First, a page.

Last February, Cameron Foster and her four daughters found themselves homeless. A shelter for those fleeing domestic violence served as housing for the first three months.
As a pediatrician at The Children’s Clinic in 2008, Dr. R.J. Gillespie saw a happy six-month-old baby with a clearly depressed mother. By the time that baby was nine months old, he failed his developmental screening. At age two, the child was standing in a corner screaming.
Oregon faces a $1.6 billion budget deficit, and what Van Pelt called “a complete unknown at the federal level.” Taken together, the future of Oregon’s CCOs might look bleak, with the possibility of 360,000 Oregonians who gained coverage with the expansion of Medicaid facing the loss of coverage.
Rep. Knute Buehler, R-Bend, an orthopedic surgeon, hopes to introduce a prescription drug take-back program funded by the pharmaceutical industry during this legislative session. Among his concerns -- young people who first encounter prescription drugs leftover in medicine cabinets.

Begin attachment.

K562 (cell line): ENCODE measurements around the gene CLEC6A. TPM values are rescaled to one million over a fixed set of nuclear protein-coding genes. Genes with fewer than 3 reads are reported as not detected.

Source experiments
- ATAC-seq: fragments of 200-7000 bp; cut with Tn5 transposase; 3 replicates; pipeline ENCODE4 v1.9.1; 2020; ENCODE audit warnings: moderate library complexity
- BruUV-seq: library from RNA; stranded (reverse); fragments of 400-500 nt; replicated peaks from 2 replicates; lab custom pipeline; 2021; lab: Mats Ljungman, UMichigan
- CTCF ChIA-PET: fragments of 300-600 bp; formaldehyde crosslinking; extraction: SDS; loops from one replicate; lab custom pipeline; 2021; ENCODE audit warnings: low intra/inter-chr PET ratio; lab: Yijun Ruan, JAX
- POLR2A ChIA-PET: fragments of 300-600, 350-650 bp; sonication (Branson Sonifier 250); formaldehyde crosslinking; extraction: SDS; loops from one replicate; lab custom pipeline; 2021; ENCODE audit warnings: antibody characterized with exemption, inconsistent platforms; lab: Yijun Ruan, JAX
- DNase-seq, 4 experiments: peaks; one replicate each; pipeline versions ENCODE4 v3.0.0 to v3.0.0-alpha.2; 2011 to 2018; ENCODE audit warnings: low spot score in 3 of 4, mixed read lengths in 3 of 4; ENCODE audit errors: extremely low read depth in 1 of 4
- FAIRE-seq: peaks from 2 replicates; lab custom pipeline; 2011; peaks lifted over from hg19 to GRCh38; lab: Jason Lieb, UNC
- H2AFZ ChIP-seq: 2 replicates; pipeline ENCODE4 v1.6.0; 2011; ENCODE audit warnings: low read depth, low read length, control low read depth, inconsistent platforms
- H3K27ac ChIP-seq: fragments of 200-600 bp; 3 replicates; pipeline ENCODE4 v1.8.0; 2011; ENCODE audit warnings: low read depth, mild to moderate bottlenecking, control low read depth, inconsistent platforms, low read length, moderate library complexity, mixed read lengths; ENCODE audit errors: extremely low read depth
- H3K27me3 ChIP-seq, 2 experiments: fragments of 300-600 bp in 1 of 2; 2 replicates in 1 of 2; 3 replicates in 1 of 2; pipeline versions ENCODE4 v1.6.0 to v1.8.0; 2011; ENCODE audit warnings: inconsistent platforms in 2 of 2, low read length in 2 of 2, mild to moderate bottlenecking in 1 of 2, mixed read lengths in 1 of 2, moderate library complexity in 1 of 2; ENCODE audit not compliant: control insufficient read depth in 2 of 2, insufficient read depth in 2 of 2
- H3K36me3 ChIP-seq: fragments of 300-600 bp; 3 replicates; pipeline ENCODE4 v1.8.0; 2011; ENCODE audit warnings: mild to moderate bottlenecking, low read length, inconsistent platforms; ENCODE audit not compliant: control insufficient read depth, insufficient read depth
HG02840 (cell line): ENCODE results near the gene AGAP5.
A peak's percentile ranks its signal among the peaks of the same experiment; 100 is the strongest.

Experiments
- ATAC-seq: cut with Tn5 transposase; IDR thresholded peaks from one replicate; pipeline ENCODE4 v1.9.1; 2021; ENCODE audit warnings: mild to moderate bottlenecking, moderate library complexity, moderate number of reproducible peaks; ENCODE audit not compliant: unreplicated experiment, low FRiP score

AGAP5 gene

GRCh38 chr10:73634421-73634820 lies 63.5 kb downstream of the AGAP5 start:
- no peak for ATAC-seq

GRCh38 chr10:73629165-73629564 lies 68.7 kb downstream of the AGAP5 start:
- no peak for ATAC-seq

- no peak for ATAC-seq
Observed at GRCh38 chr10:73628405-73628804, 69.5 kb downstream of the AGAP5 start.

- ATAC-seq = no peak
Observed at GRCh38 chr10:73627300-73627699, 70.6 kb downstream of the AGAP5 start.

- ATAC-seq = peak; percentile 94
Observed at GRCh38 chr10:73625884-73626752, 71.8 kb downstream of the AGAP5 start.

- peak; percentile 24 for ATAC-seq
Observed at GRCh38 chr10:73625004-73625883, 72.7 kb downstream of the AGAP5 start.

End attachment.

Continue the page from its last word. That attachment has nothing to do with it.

Overall, OHSU’s financial fundamentals look strong. Operating income for the first half of fiscal year 2017 was $52 million, $6 million above budget projections although below the same time last year.
An exhaustive analysis showed a need for $105 million a year on top of current spending to modernize Oregon’s state and local public health system, now ranked in the bottom five in the nation for funding.
FamilyCare has kept its board meetings private and allowed the public only to attend community advisory council meetings.
For 10 years, Mel Rader, executive director of Upstream Public Health, didn’t have access to health insurance – and he was sick for more than three of those years. His experience convinces him it’s a “moral imperative to provide health insurance for those who cannot afford it.”
As a biracial woman, Kalii Nettleton says she identifies as both black and white, and feels a responsibility to speak up. “I bridge two worlds.
The odds for implementing public health modernization are looking bleak.
Oregon’s gap between current public health funding and what’s needed to fully implement a modern public health system statewide is $26.81 per person – about $100 million.